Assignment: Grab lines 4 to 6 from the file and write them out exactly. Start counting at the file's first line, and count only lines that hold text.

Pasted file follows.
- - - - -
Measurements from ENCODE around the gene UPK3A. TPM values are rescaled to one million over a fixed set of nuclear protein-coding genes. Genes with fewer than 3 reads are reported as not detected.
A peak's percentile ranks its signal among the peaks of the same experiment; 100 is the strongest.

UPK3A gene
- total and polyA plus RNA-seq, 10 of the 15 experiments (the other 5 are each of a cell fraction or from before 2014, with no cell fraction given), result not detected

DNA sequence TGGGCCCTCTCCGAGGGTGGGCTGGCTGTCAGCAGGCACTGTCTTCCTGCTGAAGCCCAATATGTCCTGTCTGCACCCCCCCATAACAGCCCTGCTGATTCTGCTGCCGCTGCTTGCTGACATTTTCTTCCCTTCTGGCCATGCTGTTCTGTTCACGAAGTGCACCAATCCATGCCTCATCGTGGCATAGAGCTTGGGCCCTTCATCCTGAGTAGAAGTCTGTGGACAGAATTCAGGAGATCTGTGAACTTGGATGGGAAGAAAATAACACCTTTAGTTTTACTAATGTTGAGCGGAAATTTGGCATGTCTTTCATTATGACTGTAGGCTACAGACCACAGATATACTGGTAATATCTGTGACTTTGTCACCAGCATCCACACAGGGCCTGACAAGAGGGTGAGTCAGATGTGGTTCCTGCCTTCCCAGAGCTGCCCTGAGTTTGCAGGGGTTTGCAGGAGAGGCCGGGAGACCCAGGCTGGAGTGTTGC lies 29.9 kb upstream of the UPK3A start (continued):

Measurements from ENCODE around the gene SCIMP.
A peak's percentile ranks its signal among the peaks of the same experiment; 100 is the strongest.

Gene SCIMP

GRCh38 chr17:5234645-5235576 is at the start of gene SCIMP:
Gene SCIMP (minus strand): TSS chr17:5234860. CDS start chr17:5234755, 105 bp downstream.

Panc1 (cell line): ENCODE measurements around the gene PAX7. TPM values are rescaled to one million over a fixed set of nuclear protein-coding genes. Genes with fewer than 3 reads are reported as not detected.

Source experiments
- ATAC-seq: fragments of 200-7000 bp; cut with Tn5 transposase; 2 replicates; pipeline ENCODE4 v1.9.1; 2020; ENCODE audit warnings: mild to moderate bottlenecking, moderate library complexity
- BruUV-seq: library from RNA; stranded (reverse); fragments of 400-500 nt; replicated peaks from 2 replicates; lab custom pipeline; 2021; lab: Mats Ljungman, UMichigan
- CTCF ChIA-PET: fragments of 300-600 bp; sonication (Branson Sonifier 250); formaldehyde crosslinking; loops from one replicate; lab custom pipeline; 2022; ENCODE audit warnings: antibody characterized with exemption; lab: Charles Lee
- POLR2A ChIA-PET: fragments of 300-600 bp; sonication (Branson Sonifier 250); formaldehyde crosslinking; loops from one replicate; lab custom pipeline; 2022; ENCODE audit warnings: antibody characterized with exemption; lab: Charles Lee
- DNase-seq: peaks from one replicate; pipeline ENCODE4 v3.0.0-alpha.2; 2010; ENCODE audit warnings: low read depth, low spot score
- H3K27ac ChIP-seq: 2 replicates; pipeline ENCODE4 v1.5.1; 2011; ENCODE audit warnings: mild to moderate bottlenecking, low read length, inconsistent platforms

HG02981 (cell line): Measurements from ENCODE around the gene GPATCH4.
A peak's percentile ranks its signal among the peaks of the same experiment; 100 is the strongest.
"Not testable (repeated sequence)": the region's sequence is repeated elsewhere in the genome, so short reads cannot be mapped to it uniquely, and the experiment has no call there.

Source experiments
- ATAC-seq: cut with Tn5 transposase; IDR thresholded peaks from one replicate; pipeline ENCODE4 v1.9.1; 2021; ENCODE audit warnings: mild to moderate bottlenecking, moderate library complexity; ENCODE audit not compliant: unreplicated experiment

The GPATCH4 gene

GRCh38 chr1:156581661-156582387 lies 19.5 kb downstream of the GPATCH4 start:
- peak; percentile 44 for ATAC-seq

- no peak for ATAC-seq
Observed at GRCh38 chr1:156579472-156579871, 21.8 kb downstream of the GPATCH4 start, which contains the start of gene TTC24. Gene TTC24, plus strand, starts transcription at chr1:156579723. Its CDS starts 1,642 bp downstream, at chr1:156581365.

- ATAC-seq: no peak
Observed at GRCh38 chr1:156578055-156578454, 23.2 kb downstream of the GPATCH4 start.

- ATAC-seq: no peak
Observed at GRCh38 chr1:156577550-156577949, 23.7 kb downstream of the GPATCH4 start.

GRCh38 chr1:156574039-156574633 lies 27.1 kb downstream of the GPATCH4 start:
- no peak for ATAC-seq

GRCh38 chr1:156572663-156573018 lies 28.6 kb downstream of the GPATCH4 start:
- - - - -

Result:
- total and polyA plus RNA-seq, 10 of the 15 experiments (the other 5 are each of a cell fraction or from before 2014, with no cell fraction given), result not detected

DNA sequence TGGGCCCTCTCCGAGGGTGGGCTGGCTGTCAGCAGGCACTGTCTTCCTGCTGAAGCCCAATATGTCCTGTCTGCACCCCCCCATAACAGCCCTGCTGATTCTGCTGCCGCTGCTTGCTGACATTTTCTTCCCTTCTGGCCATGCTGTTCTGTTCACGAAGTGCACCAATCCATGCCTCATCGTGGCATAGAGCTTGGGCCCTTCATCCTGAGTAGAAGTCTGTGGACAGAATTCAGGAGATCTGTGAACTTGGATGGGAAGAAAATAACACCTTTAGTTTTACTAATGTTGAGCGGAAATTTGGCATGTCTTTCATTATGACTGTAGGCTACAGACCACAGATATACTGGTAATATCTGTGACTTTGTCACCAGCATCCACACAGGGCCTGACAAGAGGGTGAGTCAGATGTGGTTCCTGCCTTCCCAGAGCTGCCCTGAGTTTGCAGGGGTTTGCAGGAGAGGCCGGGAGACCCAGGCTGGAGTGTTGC lies 29.9 kb upstream of the UPK3A start (continued):

Measurements from ENCODE around the gene SCIMP.